“To date, we have not received a proposal either to alter the criteria for PTSD to include racial trauma as a precipitant or to establish it as an independent diagnosis,” he added. “However, in the recent text revision of the DSM (DSM-5-TR), which appeared last year, a systematic effort was made to highlight in the text conditions for which there is evidence that racial discrimination, whether overt or structural, might contribute to the disorder.”
Regardless of its classification status, racial trauma affects the well-being of both individuals and communities, Williams said.
People affected by racial trauma might take on some of the physical symptoms of stress, which is called somatization, Heard said. “This could be stomach aches, faster heartbeats, feelings of hypervigilance and chronic stress. They might also experience avoidance, which happens with PTSD, but there’s also re-experiencing of distressing events.”
Other symptoms include difficulty sleeping, fatigue, depression, anxiety, impaired gut health, anger, recurring thoughts of the event, nightmares, sweating, shaking, distrust, self-blame, low self-esteem, headaches and chest pains, according to Heard, Williams and Mental Health America.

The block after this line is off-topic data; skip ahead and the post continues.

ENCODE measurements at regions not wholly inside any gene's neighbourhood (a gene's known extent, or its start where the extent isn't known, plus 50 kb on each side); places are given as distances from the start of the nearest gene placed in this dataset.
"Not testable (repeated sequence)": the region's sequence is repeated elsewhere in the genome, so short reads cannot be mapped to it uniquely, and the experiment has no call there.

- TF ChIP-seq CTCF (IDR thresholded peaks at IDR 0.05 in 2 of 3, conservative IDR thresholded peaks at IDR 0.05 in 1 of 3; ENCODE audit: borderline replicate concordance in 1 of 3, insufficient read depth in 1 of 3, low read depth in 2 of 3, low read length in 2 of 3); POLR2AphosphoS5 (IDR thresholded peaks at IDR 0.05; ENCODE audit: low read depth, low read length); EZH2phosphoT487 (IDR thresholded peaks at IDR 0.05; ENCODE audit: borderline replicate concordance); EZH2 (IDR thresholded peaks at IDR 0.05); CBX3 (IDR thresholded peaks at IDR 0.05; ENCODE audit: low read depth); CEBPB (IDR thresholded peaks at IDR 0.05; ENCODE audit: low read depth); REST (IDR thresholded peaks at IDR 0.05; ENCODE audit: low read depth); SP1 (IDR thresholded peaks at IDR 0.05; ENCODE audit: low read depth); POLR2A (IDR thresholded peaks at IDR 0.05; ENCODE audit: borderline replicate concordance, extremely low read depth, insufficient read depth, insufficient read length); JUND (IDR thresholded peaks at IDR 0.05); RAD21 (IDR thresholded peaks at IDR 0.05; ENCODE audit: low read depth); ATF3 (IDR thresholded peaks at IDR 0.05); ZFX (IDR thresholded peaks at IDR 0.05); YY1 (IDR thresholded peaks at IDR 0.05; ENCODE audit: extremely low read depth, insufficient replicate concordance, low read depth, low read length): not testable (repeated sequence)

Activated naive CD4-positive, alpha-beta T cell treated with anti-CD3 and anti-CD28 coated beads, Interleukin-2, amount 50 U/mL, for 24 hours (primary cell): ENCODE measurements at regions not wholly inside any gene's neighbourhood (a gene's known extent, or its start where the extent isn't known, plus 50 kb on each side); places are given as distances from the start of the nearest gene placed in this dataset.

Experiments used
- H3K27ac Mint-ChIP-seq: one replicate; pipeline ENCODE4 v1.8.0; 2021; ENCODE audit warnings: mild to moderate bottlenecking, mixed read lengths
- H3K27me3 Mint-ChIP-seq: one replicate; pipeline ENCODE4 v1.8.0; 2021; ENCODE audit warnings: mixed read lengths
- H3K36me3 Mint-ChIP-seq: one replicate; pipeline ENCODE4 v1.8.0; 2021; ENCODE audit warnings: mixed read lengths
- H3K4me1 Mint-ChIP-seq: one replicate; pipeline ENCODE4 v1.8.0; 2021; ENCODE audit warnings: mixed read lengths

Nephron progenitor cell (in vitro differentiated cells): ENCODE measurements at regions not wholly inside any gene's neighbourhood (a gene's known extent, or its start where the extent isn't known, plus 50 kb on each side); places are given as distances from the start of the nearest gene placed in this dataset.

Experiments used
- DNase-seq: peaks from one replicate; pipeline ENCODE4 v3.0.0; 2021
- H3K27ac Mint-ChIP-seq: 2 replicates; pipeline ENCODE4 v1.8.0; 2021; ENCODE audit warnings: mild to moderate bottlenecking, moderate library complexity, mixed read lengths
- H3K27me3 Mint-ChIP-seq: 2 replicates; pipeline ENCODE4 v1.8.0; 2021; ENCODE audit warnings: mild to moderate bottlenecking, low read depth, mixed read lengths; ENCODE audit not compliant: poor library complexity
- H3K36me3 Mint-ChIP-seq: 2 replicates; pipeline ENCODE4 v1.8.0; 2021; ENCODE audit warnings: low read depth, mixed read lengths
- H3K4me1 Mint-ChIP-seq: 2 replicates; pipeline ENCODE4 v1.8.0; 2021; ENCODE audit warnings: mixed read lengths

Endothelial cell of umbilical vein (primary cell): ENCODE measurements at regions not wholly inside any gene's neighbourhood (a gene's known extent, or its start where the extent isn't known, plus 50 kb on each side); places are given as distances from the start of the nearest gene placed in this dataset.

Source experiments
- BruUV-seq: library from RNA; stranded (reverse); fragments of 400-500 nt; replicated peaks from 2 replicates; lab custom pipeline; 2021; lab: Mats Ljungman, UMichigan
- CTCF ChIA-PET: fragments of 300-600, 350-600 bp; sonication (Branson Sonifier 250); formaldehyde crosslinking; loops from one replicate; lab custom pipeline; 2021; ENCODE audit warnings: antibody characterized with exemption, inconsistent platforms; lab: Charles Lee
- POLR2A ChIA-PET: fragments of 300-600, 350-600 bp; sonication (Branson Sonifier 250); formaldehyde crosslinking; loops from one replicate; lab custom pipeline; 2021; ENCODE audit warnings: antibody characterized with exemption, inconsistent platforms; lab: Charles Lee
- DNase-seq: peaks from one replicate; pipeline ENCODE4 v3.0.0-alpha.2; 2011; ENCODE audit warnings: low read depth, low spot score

Racial trauma doesn’t just affect the individual. “Just like PTSD, racial trauma results in disability, temporary or long term, like lost days from work and lost productivity, increased medical expenses and more suffering in general,” Williams said. “The more people have these problems, the larger the cost is going to be to society and those communities and their families.”
Her experience with racism at a previous job affected Williams’ psyche as she sought new work opportunities. “It was hard because I had to move, and I didn’t want to relocate my family. And that’s difficult to explain to your kids why you’re moving again and starting all over again and having to say goodbye to my graduate students and not being able to finish their training,” she said.
“Of course, professionally, it could be a setback,” Williams added. “And then if you go someplace else and then you start to see some of those same things again, that can certainly be very alarming, because you feel like you’re having a flashback.”